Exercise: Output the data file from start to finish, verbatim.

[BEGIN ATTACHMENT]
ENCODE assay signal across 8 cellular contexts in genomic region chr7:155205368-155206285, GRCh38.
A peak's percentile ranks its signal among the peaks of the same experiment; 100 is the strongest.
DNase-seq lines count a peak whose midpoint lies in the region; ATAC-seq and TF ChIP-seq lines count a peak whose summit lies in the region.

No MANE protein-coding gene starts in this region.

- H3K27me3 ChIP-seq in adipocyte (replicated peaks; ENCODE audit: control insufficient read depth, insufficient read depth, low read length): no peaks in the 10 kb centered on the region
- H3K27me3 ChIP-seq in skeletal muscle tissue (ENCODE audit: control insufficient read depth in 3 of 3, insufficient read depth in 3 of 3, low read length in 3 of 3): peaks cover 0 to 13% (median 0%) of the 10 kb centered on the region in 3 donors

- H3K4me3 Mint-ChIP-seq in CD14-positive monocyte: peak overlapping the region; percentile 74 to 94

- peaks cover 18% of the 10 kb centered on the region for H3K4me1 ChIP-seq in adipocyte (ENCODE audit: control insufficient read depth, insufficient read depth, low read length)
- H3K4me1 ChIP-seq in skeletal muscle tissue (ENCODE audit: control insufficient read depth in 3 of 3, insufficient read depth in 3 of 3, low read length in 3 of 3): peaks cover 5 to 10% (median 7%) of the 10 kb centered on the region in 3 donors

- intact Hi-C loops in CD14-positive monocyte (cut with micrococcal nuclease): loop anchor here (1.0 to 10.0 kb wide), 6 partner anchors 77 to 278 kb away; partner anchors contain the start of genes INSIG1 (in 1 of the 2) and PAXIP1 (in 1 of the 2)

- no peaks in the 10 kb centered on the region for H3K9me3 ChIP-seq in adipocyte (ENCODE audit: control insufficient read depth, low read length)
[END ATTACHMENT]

ENCODE assay signal across 8 cellular contexts in genomic region chr7:155205368-155206285, GRCh38.
A peak's percentile ranks its signal among the peaks of the same experiment; 100 is the strongest.
DNase-seq lines count a peak whose midpoint lies in the region; ATAC-seq and TF ChIP-seq lines count a peak whose summit lies in the region.

No MANE protein-coding gene starts in this region.

- H3K27me3 ChIP-seq in adipocyte (replicated peaks; ENCODE audit: control insufficient read depth, insufficient read depth, low read length): no peaks in the 10 kb centered on the region
- H3K27me3 ChIP-seq in skeletal muscle tissue (ENCODE audit: control insufficient read depth in 3 of 3, insufficient read depth in 3 of 3, low read length in 3 of 3): peaks cover 0 to 13% (median 0%) of the 10 kb centered on the region in 3 donors

- H3K4me3 Mint-ChIP-seq in CD14-positive monocyte: peak overlapping the region; percentile 74 to 94

- peaks cover 18% of the 10 kb centered on the region for H3K4me1 ChIP-seq in adipocyte (ENCODE audit: control insufficient read depth, insufficient read depth, low read length)
- H3K4me1 ChIP-seq in skeletal muscle tissue (ENCODE audit: control insufficient read depth in 3 of 3, insufficient read depth in 3 of 3, low read length in 3 of 3): peaks cover 5 to 10% (median 7%) of the 10 kb centered on the region in 3 donors

- intact Hi-C loops in CD14-positive monocyte (cut with micrococcal nuclease): loop anchor here (1.0 to 10.0 kb wide), 6 partner anchors 77 to 278 kb away; partner anchors contain the start of genes INSIG1 (in 1 of the 2) and PAXIP1 (in 1 of the 2)

- no peaks in the 10 kb centered on the region for H3K9me3 ChIP-seq in adipocyte (ENCODE audit: control insufficient read depth, low read length)